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Protective scent


Sugar cane makes life sweeter for its natural surroundings.

Beetles, likewise, make plants happy and offer protection against parasites and pesticides. Ladybirds, too, have an increasingly important role to play in agriculture.

Enter a female US researcher investigating why aphids avoid the polka-dotted insects like the plague. Turns out it’s the unique smell ladybirds emit.

This is produced by naturally occurring liquids secreted when they come under threat. If the scent’s components can be commercially produced, a new organic pesticide is a genuine possibility.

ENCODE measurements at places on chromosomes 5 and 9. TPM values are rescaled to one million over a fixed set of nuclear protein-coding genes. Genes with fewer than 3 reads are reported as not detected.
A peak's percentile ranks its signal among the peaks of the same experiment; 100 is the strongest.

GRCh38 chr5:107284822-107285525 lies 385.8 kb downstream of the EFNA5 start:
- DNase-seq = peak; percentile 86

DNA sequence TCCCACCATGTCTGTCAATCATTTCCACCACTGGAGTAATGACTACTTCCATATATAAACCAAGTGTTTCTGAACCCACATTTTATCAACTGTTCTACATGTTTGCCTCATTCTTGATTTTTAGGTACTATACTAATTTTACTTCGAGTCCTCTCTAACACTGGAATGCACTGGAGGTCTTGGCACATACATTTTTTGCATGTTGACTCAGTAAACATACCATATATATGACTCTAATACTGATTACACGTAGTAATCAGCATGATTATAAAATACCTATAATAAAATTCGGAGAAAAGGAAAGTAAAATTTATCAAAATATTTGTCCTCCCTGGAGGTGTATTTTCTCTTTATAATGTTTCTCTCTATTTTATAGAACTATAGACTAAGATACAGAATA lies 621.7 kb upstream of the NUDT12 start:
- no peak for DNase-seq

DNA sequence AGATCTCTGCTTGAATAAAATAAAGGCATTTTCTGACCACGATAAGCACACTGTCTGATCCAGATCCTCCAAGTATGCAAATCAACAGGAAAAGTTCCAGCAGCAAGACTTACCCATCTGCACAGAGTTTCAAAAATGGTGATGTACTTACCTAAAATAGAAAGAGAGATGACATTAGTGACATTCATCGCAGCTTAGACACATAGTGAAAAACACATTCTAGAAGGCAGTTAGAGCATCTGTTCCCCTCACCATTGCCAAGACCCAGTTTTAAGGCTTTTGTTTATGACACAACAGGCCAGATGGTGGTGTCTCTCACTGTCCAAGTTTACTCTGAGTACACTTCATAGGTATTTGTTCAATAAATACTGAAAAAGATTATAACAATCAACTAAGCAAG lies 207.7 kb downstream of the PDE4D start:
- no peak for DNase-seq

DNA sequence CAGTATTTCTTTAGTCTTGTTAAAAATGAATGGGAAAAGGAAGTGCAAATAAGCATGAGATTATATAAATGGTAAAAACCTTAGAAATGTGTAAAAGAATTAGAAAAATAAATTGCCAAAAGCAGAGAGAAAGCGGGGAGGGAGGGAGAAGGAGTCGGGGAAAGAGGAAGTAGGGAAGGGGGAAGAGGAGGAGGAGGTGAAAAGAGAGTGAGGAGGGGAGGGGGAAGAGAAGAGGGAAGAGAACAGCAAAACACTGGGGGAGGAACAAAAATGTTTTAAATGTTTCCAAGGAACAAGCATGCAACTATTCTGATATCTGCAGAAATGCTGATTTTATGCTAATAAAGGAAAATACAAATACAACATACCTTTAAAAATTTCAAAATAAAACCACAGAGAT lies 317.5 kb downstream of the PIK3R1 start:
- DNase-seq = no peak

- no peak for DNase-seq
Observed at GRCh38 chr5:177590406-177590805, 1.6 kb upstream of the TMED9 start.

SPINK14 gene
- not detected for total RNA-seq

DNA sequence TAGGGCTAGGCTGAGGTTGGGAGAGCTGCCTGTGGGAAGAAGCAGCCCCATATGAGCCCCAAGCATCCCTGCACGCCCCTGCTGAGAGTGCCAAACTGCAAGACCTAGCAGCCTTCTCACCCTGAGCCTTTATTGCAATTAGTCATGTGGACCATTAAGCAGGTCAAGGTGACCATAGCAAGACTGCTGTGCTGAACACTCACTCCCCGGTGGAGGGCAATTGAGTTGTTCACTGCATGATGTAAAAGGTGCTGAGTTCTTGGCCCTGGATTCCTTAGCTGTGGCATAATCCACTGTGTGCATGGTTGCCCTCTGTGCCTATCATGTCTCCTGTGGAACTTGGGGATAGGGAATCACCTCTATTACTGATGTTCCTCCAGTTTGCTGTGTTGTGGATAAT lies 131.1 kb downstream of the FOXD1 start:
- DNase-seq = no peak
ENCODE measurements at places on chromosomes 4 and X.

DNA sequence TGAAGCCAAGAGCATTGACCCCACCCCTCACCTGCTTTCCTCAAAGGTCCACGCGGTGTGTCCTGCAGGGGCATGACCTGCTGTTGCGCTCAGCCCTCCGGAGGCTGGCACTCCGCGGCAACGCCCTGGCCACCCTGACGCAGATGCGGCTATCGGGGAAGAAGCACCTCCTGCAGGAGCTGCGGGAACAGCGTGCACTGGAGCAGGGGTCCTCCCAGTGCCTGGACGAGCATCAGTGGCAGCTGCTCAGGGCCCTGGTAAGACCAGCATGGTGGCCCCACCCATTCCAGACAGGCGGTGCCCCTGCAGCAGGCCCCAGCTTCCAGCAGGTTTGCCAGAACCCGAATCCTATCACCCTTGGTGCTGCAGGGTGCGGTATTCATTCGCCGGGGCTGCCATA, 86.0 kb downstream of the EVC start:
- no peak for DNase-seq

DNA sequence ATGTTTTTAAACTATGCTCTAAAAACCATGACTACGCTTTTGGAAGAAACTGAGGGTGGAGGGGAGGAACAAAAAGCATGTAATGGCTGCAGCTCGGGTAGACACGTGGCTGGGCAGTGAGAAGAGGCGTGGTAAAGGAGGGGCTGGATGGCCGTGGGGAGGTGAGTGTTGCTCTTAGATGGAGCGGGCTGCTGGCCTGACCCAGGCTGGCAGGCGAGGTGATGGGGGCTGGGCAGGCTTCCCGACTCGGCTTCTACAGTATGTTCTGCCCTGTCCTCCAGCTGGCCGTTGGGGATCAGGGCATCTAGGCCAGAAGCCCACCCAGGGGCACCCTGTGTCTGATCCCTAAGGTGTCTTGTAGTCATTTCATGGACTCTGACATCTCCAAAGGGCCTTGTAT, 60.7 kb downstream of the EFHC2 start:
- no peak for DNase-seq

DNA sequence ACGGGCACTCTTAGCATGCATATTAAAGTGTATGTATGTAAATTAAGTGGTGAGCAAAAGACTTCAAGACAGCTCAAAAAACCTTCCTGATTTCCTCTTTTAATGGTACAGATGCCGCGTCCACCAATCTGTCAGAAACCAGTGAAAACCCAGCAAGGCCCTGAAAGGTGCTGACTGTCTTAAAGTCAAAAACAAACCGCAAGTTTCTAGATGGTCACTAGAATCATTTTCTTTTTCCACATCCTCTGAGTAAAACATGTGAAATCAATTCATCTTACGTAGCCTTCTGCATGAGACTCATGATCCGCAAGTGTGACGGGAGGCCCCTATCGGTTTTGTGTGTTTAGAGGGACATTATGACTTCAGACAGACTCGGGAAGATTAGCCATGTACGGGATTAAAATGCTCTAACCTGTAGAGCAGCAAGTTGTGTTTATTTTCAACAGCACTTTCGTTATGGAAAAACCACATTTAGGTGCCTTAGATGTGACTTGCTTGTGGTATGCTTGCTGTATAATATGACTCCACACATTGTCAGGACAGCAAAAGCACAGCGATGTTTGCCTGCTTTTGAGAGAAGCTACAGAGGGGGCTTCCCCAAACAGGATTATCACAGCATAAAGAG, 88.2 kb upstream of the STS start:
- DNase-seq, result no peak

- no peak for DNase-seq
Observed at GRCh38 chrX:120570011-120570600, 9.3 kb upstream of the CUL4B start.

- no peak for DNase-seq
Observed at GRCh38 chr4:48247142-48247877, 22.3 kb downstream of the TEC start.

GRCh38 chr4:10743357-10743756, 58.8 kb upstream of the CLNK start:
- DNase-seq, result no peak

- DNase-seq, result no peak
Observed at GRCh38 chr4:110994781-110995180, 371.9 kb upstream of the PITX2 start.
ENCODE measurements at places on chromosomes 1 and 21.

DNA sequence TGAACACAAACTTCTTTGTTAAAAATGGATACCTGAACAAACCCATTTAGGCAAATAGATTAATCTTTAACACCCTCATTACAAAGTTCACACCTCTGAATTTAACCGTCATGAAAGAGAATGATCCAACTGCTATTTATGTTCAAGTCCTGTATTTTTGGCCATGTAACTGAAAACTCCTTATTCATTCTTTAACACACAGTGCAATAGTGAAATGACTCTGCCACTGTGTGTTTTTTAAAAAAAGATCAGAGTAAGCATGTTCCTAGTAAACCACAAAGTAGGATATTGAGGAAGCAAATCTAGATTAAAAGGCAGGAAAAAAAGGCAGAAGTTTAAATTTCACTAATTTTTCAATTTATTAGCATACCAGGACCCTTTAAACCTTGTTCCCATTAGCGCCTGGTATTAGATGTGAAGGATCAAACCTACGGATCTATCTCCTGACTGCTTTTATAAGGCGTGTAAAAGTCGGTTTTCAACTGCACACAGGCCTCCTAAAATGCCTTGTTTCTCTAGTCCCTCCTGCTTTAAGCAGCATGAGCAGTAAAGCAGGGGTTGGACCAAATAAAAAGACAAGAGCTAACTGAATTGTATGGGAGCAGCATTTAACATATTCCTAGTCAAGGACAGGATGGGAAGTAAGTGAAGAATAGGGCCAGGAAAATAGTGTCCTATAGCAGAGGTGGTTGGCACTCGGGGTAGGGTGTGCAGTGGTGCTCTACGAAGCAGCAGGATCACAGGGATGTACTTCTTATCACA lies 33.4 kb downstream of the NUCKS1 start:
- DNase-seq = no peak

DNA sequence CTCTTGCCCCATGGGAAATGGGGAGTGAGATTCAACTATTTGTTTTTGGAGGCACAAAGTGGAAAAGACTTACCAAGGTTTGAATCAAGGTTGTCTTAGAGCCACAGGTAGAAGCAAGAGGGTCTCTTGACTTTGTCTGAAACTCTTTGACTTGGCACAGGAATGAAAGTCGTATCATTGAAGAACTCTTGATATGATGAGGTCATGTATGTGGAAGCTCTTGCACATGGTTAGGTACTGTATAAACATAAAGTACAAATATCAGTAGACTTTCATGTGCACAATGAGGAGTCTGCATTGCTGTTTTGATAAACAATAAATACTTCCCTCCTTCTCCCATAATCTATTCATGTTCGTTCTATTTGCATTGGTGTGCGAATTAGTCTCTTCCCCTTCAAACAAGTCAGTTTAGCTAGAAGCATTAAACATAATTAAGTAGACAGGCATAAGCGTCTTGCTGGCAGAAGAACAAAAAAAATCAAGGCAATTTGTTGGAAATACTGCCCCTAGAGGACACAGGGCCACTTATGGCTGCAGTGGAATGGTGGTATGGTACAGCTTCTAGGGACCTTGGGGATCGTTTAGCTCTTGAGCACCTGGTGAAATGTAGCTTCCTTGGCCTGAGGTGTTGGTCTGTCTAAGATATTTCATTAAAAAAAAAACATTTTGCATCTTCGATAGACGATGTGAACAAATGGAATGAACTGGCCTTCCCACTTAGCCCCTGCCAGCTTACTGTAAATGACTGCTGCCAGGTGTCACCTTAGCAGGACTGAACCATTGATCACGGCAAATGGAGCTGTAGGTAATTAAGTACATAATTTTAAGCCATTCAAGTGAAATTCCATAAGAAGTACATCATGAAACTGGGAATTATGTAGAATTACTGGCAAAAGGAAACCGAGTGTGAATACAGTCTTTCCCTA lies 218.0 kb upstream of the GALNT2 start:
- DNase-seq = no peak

Since there are some 6,000 species of ladybird, however, the optimal blend is yet to be found.

Where pesticides are concerned, alternatives include waste from the aloe vera plant or a specially constructed labyrinth

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